Online Poker Will Not Be California Dreamin’ In 2018

pug in lawn chair with shades

2018 is the end of an era. For the first time in a decade, the California legislature will not place online poker on the legislative menu.

According to Online Poker Report, a contingent of politically powerful California tribes “plan to oppose sports betting and other expanded gambling in the state unless and until their concerns about cardroom games and other issues are resolved.”

“There’s some other issues with tribes and cardrooms that probably need to be resolved before we can move forward with this thing [sports betting],” California Assemblyman Reggie Jones-Sawyer told OPR in a separate interview. “I’m hoping we resolve some of that this year.”

According to Jones-Sawyer, sports betting legislation is also unlikely in 2018. “If we have a favorable ruling in June, we’ll have the fall to work on any legislation beginning in 2019,” Jones-Sawyer said, adding that online poker legislation would come at the same time or after.

 Victory cigar continues to elude California

To say online poker is California’s white whale is putting it mildly.

Since 2008, California lawmakers have tried 16 times to legalize online poker:

  • 2008: The California Gambling Control/Intrastate Online Poker Legalization Act (AB 2026) is introduced by Assemblyman Lloyd Levine.
  • 2009: Draft legislation for the California Online Poker Law Enforcement Compliance and Consumer Protection Act is floated.
  • June 2010: The Internet Gambling Consumer Protection and Public-Private Partnership Act of 2010 (SB 1485) is introduced by Senator Roderick Wright.
  • December 2010: Internet Gambling Consumer Protection and Public-Private Partnership Act of 2011 (SB 45) is introduced by Senator Roderick Wright.
  • February 2012: Internet Gambling Consumer Protection and Public-Private Partnership Act of 2012 (SB 1463) is introduced by Senator Roderick Wright.
  • December 2012: Internet Gambling Consumer Protection and Public-Private Partnership Act of 2013 (SB 51) is introduced by Senator Roderick Wright.
  • February 2013: Authorization and Regulation of Internet Poker and Consumer Protection Act of 2013 (SB 678) is introduced by Senator Lou Correa.
  • February 2014: The Internet Poker Consumer Protection Act of 2014 (SB 1366) is introduced by Senator Lou Correa.
  • February 2014: Internet Poker Consumer Protection Act of 2014 (AB 2291) is introduced by Assemblyman Reggie Jones-Sawyer.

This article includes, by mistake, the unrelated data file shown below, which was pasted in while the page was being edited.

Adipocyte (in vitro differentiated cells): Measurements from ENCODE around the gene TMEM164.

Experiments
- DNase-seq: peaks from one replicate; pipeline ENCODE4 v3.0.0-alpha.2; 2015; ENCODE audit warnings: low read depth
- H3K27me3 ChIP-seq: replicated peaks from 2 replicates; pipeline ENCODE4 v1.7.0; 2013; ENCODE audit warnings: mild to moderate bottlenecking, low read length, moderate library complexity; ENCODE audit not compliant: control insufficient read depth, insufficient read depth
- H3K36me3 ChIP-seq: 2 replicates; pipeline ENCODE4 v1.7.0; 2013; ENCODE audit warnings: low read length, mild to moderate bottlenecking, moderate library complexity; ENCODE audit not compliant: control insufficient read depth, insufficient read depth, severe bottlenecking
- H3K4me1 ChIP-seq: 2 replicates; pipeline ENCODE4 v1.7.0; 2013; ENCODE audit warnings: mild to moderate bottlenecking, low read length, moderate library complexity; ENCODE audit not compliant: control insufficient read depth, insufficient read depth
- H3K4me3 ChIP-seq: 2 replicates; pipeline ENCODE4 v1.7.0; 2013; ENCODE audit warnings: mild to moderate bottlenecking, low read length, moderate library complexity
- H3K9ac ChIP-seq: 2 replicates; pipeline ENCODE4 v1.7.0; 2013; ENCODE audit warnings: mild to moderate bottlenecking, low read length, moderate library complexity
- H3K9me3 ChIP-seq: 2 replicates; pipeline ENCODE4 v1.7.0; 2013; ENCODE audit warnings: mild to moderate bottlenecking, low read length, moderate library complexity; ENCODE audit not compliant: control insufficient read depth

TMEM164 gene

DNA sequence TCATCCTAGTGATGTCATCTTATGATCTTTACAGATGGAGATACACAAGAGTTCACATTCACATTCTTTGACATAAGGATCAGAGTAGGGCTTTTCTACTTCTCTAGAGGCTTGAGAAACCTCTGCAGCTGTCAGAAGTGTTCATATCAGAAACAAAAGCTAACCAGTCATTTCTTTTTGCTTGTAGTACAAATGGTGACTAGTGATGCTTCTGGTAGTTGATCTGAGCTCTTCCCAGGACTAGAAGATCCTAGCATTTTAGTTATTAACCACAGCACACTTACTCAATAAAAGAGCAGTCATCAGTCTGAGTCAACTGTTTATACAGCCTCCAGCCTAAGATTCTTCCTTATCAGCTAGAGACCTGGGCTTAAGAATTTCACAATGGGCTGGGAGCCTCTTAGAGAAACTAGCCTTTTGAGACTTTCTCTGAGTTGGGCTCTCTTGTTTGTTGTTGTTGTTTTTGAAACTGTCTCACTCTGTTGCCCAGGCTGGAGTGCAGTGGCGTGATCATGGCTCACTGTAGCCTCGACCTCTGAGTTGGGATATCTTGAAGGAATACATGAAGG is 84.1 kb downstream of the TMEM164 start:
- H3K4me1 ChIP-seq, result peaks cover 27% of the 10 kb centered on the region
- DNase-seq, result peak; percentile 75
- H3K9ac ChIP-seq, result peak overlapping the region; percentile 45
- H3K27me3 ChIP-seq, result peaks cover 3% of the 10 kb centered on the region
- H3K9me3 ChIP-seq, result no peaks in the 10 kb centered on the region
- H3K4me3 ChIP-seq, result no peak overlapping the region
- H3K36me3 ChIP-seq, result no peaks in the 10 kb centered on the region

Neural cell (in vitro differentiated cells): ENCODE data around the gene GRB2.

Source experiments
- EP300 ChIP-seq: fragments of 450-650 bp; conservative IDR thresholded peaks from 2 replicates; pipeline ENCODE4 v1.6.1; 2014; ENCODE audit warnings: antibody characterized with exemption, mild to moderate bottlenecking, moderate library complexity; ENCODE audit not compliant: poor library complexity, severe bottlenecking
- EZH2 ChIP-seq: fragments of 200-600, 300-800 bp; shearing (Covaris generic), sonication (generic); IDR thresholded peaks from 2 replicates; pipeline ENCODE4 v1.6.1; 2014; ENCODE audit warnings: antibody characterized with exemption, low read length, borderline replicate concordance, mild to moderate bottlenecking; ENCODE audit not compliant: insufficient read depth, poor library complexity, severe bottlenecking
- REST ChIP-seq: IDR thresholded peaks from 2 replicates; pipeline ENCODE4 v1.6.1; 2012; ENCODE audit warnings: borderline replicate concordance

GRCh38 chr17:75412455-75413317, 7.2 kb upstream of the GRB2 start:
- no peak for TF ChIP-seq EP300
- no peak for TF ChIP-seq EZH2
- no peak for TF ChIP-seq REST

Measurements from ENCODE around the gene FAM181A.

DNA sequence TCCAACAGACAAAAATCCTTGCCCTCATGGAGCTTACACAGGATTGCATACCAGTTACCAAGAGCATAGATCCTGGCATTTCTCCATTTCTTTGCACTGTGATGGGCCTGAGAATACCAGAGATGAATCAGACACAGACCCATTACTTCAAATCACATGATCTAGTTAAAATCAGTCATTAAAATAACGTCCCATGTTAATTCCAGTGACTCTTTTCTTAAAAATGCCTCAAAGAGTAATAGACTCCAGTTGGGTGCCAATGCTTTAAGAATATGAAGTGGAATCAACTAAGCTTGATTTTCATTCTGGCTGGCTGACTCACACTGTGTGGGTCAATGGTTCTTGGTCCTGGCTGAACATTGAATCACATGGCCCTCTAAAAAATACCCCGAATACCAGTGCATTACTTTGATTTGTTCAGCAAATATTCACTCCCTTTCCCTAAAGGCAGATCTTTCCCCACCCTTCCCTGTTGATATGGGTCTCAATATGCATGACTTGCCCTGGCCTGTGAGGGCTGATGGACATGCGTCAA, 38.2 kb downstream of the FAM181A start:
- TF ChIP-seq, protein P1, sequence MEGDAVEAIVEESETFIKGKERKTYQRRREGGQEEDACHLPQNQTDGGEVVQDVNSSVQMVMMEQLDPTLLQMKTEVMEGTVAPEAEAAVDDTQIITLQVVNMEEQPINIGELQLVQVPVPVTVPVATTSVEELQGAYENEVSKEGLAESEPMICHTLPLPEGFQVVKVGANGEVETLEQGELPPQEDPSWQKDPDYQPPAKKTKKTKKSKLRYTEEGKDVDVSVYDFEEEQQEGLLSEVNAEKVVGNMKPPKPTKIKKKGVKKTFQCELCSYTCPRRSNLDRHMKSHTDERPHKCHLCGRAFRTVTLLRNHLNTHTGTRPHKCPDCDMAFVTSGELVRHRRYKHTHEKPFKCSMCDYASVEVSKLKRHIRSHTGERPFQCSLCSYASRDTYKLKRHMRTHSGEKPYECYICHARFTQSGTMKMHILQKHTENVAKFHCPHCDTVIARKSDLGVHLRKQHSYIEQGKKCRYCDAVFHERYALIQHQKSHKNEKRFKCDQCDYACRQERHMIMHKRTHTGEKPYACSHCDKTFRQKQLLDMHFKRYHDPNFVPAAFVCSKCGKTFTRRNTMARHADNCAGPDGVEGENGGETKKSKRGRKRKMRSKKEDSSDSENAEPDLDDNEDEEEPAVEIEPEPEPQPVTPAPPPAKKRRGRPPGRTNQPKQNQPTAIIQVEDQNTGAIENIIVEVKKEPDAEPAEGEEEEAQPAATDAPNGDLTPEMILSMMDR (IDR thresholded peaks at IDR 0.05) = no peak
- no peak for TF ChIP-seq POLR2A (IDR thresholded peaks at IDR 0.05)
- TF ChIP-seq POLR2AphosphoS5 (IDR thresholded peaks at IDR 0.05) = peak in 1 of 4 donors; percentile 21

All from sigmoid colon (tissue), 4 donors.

• December 2014: The Internet Poker Consumer Protection Act of 2015 (AB 9) is introduced by Assemblyman Mike Gatto.
  • January 2015: The Internet Poker Consumer Protection Act of 2015 (AB 167) is introduced by Assemblyman Reggie Jones-Sawyer.
  • February 2015: An untitled shell bill (AB 431) is introduced by Assemblyman Adam Gray.
  • February 2015: An untitled shell bill (SB 278) is introduced by Senator Isadore Hall III.
  • January 2016: A full version of AB 431 is introduced by Assemblyman Adam Gray.
  • February 2016: The Internet Poker Consumer Protection Act of 2016 (AB 2863) is introduced by Assemblyman Adam Gray and Assemblyman Reggie Jones-Sawyer.
  • February 2017: The Internet Poker Consumer Protection Act of 2016 – even though it was introduced in 2017 – (AB 1677) is introduced by Assemblyman Reggie Jones-Sawyer.

No light at the end of the tunnel

The biggest problem the state faces is its size and the breadth of its gaming industry.

California has:

  • In the neighborhood of 100 licensed card rooms overseen by a bifurcated regulatory system.
  • More than 60 tribal casinos, some in major population zones and others in far-flung locales, and each with their own regulatory body.
  • A strong racing industry aligned with politically powerful unions.
  • A state lottery.

Complicating matters is the need for a 2/3 majority vote in the legislature to legalize online poker. That is tough given the deep-seated resentment and bad blood within this menagerie of stakeholders.

Whether it’s centuries-old inter-tribal grievances, built-up animosity between tribes and card rooms; or racing’s role in the online poker universe, there are so many moving parts, and so many longstanding feuds that getting all of these interests on the same page is akin to herding cats.

Basically, California’s online poker dreams might be dead well past 2018.

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Steve Ruddock

About

Steve Ruddock is an avid poker player and a veteran member of the gaming media. His primary focus is on the regulated US online casino and poker markets. He writes for numerous online and print publications, including OnlinePokerReport.com, USPoker.com, and USA Today.